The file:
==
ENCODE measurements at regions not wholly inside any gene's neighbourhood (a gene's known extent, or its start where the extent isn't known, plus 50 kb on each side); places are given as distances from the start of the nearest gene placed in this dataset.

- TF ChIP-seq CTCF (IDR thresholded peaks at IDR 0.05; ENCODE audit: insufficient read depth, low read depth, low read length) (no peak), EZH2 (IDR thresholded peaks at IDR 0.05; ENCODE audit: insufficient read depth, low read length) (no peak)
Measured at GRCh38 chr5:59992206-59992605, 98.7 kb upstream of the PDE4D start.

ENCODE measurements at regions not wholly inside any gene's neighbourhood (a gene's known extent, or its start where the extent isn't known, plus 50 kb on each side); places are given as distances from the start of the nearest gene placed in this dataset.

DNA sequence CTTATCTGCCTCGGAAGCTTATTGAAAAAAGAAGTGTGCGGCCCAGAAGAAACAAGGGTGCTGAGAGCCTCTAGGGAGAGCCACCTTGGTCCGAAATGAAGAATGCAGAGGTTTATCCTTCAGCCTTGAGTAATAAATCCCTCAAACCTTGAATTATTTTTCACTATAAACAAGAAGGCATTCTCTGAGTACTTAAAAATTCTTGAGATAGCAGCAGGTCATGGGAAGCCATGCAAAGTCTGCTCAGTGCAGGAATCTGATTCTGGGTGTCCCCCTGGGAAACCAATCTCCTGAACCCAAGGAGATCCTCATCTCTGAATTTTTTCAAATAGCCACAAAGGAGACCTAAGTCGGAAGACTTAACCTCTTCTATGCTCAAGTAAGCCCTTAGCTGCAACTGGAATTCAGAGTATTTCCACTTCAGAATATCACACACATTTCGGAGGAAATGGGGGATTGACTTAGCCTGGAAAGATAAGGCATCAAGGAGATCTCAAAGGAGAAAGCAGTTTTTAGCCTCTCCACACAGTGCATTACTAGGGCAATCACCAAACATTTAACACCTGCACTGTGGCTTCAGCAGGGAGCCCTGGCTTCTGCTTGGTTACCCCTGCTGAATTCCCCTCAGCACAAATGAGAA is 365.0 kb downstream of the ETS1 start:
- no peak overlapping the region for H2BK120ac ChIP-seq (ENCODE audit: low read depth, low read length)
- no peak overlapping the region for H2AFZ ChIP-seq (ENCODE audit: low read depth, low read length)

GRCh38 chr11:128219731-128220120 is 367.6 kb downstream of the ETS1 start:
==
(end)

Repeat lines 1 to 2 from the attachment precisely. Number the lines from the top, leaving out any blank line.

ENCODE measurements at regions not wholly inside any gene's neighbourhood (a gene's known extent, or its start where the extent isn't known, plus 50 kb on each side); places are given as distances from the start of the nearest gene placed in this dataset.

- TF ChIP-seq CTCF (IDR thresholded peaks at IDR 0.05; ENCODE audit: insufficient read depth, low read depth, low read length) (no peak), EZH2 (IDR thresholded peaks at IDR 0.05; ENCODE audit: insufficient read depth, low read length) (no peak)